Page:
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Re: How to compile and install the kernel

2009/10/1 surreal <firewalrus@gmail.com>:
> Thanks, I read that, compiled the kernel and its working.
> But now I have a problem.
> The kernel deb file gets installed, but it has got the same name ie Debian
> Kernel 2.6.26 in /boot/grub/menu.lst..
> I want to have the customized kernel name as default, any way to do this?

The following information from the article will help you

To build the kernel you'll invoke "make-kpkg", a script which
automates and replaces the sequence "make dep; make clean; make
bzImage; make modules". Take a few minutes and read over the manual
page for make-kpkg. The make-kpkg command line can be complex and at
first intimidating. Its basic syntax is

bash:/usr/src$ make-kpkg <options> <target>

Your target will be "kernel_image". Let's examine two of the more
important and common options, "--append-to-version" and "--revision".

The first option lets you specify an addition to the kernel version,
which then becomes part of the kernel's name. You may use alphanumeric
characters, "+" and "." (period or full stop); do not use underscore

Here's the kernel I'm running now:

bash:/usr/src$ /usr/src/$ uname -a
Linux da5id #1 Sat Sep 18 11:23:11 BST 2004 i686 GNU/Linux

You should avoid using --append-to-version values such as "-686",
"-K7", and "-sparc". They are commonly used for Debian pre-compiled

Kernel modules live in subdirectories of /lib/modules; each kernel has
its own subdirectory. Every time you install a kernel image with a new
name, the package installer creates a new subdirectory of /lib/modules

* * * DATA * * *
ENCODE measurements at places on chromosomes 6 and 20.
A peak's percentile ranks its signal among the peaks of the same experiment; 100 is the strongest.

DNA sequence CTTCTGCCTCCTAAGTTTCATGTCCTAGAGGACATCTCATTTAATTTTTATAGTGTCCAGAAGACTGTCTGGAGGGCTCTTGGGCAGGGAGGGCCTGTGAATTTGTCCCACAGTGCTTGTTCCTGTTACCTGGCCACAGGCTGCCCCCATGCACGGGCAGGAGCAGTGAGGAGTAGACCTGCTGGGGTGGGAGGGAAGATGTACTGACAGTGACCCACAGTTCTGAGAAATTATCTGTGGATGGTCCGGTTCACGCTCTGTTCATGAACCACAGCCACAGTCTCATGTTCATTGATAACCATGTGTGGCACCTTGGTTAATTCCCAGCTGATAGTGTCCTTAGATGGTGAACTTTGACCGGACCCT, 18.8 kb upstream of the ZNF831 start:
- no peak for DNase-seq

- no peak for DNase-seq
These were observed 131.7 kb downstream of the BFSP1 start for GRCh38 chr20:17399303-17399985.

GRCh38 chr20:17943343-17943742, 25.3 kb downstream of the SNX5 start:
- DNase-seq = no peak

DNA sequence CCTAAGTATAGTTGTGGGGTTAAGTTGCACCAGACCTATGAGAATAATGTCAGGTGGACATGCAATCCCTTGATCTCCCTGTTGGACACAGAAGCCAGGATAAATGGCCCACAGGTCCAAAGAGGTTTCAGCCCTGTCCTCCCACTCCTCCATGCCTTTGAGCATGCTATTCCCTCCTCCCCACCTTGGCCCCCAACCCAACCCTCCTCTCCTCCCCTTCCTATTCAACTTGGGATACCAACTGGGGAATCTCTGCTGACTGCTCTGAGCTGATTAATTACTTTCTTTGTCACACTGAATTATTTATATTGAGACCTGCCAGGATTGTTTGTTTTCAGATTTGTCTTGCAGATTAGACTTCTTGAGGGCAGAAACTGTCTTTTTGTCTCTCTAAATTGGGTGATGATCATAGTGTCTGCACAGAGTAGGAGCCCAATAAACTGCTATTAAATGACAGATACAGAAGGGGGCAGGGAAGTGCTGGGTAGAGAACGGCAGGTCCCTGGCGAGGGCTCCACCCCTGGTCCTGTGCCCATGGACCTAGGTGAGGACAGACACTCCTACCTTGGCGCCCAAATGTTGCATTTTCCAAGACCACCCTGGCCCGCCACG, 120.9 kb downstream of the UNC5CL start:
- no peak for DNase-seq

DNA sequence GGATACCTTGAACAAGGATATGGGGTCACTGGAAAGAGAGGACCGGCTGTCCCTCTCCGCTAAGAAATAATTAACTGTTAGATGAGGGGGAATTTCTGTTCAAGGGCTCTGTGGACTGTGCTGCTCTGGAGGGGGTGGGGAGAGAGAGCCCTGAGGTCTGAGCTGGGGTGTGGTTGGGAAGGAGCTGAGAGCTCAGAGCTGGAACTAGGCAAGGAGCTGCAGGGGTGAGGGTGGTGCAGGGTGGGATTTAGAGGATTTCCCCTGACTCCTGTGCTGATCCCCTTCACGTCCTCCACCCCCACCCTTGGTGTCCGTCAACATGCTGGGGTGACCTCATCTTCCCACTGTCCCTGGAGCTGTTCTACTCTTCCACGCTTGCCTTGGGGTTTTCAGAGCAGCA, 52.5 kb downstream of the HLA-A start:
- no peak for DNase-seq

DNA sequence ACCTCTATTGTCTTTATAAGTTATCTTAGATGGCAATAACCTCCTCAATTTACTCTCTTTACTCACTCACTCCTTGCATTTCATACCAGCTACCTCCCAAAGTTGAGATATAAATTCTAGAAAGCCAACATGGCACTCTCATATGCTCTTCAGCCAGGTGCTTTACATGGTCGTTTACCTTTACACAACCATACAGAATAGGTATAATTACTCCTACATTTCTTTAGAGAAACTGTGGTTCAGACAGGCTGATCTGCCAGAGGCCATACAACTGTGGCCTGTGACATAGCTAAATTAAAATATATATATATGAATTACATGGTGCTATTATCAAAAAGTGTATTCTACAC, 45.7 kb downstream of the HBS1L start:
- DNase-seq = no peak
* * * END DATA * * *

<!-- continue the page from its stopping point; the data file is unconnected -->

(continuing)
to hold its modules.

This means that by using a new value for --append-to-version each time
you build a kernel image, you can ensure that the new kernel will have
a new name, and that its modules won't conflict with those of other

/!\ If you install a kernel with the same name (the same version and
--append-to-version) as an already-installed kernel, installing the
new kernel package will overwrite the old kernel and its modules. You
will be warned and offered the chance to abort. Take it. Use another
value for --append-to-version and rebuild.

Another make-kpkg option is "--revision", which affects the name of
the Debian package itself but not the kernel name. As with
--append-to-version, you may use only alphanumeric characters, "+" and
".". Do not use underscores "_". If you do not supply a value for
--revision, make-kpkg will use "10.00.Custom".

Using different values of --revision will not prevent conflicts
between kernels with the same name. They are just for you to see the
difference, for example recompiling the same kernel with a very small
Kernel package names

Debian kernel-image file names have the form


The package name is everything before the first underscore.

bash:/usr/src$ ls

Now you can see why underscores are not allowed in make-kpkg options ?
they separate the elements of package names.

I recommend using a different --append-to-version value for each
kernel you compile, and letting make-kpkg assign the default revision.
Date-based values work for me, but you are free to invent your own

{i} Please read /usr/share/doc/kernel-package/README.gz if
--append-to-version or --revision is unclear, or if you plan on using
options different from the ones I suggest. (One way to do this is
"zless README.gz".) Ignore the discussions of flavours and epochs
until you are more familiar with make-kpkg and with Debian packages
generally; they are not likely to be useful to you now.

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